Just a few years before he retired to a life of hawking grills, Foreman became the oldest heavyweight-boxing champ at age 45, just six weeks before he hosted this episode. In an odd sketch, Chris Elliott visits Foreman’s dressing room to take a nap while Farley, Spade, and the other young stars do the show. Elliott’s only problem is that he can’t fall asleep without a bedtime story, so Foreman agrees to read him Goodnight Moon, impatiently explaining that it’s not real. It’s a strange concept, but Foreman’s tough-yet-sweet demeanor makes it almost believable. (Watch it here.)
The Rock, “Mr. Peepers and Papa Peepers” (2000)
Yes, it might seem odd to see Dwayne “the Rock” Johnson on this list, but when he hosted SNL back in 2000, the world only knew him as a wrestler. At that point, his only acting credit outside of the ring was an episode of Star Trek: Voyager that premiered a month before he hosted the show, so even hard-core wrestling fans didn’t know how “the People’s Champ” would fare on SNL. It was a wonderful surprise, and a sign of things to come, when the Rock exceeded expectations in multiple sketches. In this iteration of the Mr. Peepers sketches, Johnson abandoned his suave, tough-guy persona to let loose alongside Chris Kattan, maintaining his comedic timing while eating, grunting, spitting, jumping, and ultimately humping Chris Parnell’s staid professor character. For further proof about just how far the Rock has come as an actor and host since then, watch his wrestling-themed monologue, which also features then-writer Mike Schur getting dragged offstage by WWF champ HHH.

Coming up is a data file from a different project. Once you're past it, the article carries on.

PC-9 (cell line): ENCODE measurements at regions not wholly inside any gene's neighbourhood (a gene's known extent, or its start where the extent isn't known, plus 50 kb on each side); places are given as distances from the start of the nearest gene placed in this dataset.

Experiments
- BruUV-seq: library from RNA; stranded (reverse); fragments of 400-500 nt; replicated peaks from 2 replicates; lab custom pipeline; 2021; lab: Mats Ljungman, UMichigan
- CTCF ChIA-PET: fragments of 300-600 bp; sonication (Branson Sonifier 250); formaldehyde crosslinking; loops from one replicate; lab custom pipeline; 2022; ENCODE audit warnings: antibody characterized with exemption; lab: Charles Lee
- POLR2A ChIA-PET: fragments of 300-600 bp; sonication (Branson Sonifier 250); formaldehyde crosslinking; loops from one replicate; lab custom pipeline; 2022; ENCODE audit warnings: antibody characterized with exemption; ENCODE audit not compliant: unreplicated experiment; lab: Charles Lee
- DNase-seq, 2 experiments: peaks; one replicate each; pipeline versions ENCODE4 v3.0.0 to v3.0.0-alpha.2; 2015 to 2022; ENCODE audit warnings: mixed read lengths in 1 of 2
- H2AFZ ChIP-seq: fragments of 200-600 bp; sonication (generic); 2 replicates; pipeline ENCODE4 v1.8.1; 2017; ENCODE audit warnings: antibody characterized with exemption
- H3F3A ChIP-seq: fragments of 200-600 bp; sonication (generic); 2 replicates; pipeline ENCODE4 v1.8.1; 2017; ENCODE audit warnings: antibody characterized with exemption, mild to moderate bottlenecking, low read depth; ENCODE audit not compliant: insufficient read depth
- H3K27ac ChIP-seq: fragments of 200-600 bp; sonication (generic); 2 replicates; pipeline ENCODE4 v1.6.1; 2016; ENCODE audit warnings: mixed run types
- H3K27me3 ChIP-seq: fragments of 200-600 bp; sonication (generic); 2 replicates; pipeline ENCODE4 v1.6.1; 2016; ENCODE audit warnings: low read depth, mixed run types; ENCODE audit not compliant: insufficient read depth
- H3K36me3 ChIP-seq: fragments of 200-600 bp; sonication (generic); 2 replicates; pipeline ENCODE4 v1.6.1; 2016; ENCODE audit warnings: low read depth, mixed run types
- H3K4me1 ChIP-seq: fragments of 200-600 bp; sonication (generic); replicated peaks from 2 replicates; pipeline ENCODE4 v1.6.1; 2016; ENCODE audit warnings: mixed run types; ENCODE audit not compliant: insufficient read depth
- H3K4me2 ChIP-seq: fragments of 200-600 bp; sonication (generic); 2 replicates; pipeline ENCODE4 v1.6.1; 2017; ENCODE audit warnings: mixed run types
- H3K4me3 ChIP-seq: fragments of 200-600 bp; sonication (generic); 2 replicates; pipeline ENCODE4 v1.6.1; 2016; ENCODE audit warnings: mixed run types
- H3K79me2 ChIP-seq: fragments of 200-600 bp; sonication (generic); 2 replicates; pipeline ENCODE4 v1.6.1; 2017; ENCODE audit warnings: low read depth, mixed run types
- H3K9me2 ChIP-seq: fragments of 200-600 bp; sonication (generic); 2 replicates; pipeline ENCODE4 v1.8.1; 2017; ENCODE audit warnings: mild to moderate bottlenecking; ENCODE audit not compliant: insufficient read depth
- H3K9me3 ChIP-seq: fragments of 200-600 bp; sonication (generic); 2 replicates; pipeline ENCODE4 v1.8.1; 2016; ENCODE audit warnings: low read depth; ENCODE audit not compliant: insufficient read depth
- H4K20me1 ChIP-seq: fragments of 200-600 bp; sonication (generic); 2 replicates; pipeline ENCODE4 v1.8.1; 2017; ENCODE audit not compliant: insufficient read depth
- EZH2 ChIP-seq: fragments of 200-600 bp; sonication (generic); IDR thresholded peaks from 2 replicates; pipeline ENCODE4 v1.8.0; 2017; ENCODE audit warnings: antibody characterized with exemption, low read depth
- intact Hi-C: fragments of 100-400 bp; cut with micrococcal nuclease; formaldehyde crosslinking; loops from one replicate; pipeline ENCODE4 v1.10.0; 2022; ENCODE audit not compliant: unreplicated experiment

Derek Jeter, “Weekend Update: Point/Counterpoint” (2001)
When Derek Jeter was recently inducted into the Baseball Hall of Fame, Seth Meyers used the opportunity to tweet out this 2001 “Weekend Update” bit where he and Jeter debate whether or not the latter sucks, à la Jane Curtin and Dan Aykroyd’s classic “Point/Counterpoint” segments. “Jeter sucks” was a common refrain among die-hard Sox fans like Meyers, one that rang a tad hollow considering that, at that point in time, the Yankees shortstop had won four championships in six seasons while the Red Sox hadn’t won a World Series since 1918.